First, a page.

Campaign of the Month: June 2012
A few clarifications to the Perception skill for this campaign.
From the Core Rulebook:
Most Perception checks are reactive, made in response to observable stimulus. Intentionally searching for stimulus is a move action.
Making a reactive perception check to assess a combat scene is a free action, but due to the brevity of such a “glimpse” at the situation, the DC for such checks are +10. Other modifiers apply as normal.
If they character wishes to take in more of the scene, they may intentionally search for stimulus, as a move action. Such attempts suffer only a +5 modifier to the DC.
Furthermore, one may spend a standard action scanning the scene. There is no modifier to the roll by taking a standard action. In fact, taking a standard action allows a character to note every creature not using stealth to hide, or who had no cover or concealment. He would only need to make a roll against those using Stealth to hide from him, or those who have cover or concealment.
For example, noticing a single visible creature directly in front of you (DC: 0) as a reactive check after bursting open a dungeon door, would be a modified DC: 10 given proper lighting. If that same creature were 30 feet away, the check would be DC: 13.
Each additional creature present will add +5 to the reactive DC. So if there are 25 creatures spread out in a 40 ft. × 40 ft. room, which is lit by a torch near the door (meaning many of the creatures are in dim light (partial concealment)). To see the creatures closest to the door, the reactive DC would be 10 (in order to resist being surprised). To take in all 25 creatures reactively, in order to say, send a fireball into the room with maximum efficacy, would be effectively improbable, and only a roll of a natural 20 would succeed. However, the higher the roll, the more information is disclosed.
Usually surprise checks are the free-action reactive checks. If a character or creature is surprised, by the end of the surprise round (equivalent to a move or standard action), surprised characters are assumed to have taken that round to assess the situation as if they had used a standard action to do so.
An example of play might be…
Rudy the fighter kicks in the door to a kobold lair, described above. The nearest Kobolds are 15 feet away, and Rudy rolls a reactive perception check. His result is a 16. Essentially, on first glance, Rudy sees two enemy kobolds directly ahead of him, and can clearly see there are many more such creatures in the room. On his turn, Rudy decides to use his move action to get a better look at the room. He rolls poorly, resulting in a 5. He still sees what he saw before, but does not get much more information. Finally, Rudy decides he wants to spend his standard action to scan the room, paying more attention to details. At the end of his turn, Rudy would see many kobolds preparing for an upcoming battle, twelve of which are clearly within the glow of the torchlight, and many others scrambling in the shadows beyond the glow radius. In subsequent rounds, he may target any creature he can clearly see, including those in the shadows, but normal concealment penalties apply. In order to spot the rogue skulking along the near wall (who must use the shadows (concealment) or cover to sneak up on him, Rudy would make an opposed perception check vs. the rogue’s stealth check, which is usually always a reactive check (although because it is an opposed roll, the +10 DC does not apply).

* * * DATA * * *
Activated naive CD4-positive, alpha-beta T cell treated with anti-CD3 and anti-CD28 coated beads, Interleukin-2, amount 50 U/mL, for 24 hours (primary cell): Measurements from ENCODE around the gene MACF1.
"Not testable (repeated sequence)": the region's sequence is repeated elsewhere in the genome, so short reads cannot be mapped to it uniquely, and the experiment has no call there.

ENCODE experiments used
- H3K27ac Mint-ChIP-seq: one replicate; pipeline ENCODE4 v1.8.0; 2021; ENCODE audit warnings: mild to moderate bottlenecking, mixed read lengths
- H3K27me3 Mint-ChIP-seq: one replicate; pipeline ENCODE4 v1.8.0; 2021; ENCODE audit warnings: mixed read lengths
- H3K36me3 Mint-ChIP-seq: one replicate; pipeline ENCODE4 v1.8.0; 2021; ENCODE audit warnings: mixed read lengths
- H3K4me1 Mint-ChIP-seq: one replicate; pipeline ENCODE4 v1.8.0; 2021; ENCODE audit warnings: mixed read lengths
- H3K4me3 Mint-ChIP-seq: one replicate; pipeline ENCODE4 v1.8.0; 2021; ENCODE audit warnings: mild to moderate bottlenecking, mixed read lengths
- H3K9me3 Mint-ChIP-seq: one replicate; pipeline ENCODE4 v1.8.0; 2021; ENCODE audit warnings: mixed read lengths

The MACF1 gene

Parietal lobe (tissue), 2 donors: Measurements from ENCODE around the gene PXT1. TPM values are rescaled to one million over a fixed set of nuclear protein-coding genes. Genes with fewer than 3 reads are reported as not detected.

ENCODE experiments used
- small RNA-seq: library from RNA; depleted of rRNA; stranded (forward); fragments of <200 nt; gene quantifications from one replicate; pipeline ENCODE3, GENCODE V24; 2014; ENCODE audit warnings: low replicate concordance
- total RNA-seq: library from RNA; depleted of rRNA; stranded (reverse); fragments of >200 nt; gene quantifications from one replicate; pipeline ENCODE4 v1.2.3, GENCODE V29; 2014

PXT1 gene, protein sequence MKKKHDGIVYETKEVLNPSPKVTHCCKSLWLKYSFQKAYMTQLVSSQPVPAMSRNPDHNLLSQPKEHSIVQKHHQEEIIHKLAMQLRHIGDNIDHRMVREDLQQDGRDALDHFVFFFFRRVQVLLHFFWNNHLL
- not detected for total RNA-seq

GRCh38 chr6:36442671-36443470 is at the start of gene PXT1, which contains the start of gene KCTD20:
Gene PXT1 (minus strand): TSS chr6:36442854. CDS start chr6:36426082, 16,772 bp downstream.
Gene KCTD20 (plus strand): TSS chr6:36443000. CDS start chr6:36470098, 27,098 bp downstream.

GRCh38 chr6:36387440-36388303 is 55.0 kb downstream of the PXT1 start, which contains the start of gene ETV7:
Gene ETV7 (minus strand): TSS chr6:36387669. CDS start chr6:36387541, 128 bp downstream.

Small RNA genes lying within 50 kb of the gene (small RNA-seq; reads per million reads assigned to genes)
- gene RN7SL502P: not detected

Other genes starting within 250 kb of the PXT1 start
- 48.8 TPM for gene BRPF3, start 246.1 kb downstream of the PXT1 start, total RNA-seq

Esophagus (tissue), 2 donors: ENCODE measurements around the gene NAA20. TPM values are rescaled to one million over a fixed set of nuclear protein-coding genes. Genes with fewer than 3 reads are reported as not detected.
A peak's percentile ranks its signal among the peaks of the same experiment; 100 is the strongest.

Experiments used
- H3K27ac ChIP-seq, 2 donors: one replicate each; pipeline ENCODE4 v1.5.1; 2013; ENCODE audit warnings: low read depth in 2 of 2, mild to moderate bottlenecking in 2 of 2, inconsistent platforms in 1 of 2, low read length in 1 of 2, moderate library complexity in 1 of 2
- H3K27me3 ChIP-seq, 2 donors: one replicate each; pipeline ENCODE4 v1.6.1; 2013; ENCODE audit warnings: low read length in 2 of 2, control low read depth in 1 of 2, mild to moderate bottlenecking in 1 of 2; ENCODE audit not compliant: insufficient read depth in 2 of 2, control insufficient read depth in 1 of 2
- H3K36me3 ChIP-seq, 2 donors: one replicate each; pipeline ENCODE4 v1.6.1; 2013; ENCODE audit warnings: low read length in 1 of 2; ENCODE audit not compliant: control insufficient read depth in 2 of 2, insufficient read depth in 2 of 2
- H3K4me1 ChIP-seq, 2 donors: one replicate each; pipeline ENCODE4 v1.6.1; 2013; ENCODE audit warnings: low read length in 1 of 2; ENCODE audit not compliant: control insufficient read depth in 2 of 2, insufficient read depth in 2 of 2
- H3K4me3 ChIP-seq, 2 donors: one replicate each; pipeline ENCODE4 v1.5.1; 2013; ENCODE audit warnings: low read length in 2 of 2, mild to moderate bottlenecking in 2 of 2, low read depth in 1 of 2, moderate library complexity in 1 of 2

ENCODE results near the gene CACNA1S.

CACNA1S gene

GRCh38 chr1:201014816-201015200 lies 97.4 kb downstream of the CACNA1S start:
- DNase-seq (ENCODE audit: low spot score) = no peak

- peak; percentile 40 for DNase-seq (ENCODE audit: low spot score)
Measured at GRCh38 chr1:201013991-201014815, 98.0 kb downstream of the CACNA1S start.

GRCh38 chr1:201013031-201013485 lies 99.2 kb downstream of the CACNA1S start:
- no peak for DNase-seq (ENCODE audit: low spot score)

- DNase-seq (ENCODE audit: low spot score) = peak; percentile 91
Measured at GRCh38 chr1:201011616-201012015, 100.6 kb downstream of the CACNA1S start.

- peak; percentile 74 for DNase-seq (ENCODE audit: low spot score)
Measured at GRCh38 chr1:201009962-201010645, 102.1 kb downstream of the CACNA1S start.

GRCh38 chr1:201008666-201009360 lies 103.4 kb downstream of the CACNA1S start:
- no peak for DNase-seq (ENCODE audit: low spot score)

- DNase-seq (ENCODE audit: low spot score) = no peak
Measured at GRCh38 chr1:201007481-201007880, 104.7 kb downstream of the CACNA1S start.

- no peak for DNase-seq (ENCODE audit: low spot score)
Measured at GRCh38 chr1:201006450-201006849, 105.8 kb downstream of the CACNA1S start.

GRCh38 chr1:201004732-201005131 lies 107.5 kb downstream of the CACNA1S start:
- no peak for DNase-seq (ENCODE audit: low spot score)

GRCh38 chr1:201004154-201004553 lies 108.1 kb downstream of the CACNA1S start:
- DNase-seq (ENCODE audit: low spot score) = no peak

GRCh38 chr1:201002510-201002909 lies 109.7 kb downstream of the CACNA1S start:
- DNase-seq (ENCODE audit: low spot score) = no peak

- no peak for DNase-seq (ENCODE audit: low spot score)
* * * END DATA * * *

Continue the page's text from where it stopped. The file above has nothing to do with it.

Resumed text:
Perception Checks While Sleeping
These rules apply only to characters who are sleeping normally.
Sleeping characters automatically add +10 to the DC of the perception check.
So, hearing sounds of battle (DC: -10), within 10 ft. of the sleeping character, would have a DC of 0.
As a house rule, simply making the check means the character heard the noise, but because they were asleep, reacting to the audible stimulus may not be immediate.
- Rolling a natural 1 results in the character sleeping very deeply, too deeply to make sense of the sounds they hear, and incorporating them into their dreams. They will not get another check unless the DC lowers (such as the combat coming closer to them by 10 feet).
- Failing to meet the DC means the character is asleep, and may check next round.
- Meeting the DC or exceeding it by 4 means the character has awakened but is very groggy. They may roll initiative in the following round of combat, but will suffer a -10 penalty to the roll. Until their turn in that round, they are flat-footed (as well as being prone).
- Exceeding the DC by 5 to 9 means the character may roll initiative without penalty in the following round. Until their turn in that round, they are flat-footed (as well as being prone).
- Exceeding the DC by 10 to 14 means the character may roll initiative in the current round, but they will suffer a -10 penalty to the roll. Until their turn, they are flat-footed (as well as being prone).
- Exceeding the DC by 15 or more means the character may roll initiative without penalty in the current round.
If a character is jostled (such as an ally moving (move action) through their square, or combat taking place in the characters square) they automatically wake up can can roll an initiative in the following round.
If another character takes a standard action to rouse the character, they may roll initiative in the current round, but may obviously not take an action before the character who roused them. If the roused character rolls higher than the rouser, they are placed in the initiative order just after the rousing ally.